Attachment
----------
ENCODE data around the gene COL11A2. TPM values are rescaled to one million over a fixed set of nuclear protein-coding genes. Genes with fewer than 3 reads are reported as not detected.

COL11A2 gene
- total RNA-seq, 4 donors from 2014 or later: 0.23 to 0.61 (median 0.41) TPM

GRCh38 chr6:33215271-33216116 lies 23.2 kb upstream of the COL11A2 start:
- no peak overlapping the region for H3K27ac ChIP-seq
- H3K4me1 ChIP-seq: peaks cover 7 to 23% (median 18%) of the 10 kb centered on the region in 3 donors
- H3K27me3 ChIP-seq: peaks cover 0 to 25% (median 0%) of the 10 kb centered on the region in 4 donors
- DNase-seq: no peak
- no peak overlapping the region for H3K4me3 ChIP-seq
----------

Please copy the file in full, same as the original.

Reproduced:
ENCODE data around the gene COL11A2. TPM values are rescaled to one million over a fixed set of nuclear protein-coding genes. Genes with fewer than 3 reads are reported as not detected.

COL11A2 gene
- total RNA-seq, 4 donors from 2014 or later: 0.23 to 0.61 (median 0.41) TPM

GRCh38 chr6:33215271-33216116 lies 23.2 kb upstream of the COL11A2 start:
- no peak overlapping the region for H3K27ac ChIP-seq
- H3K4me1 ChIP-seq: peaks cover 7 to 23% (median 18%) of the 10 kb centered on the region in 3 donors
- H3K27me3 ChIP-seq: peaks cover 0 to 25% (median 0%) of the 10 kb centered on the region in 4 donors
- DNase-seq: no peak
- no peak overlapping the region for H3K4me3 ChIP-seq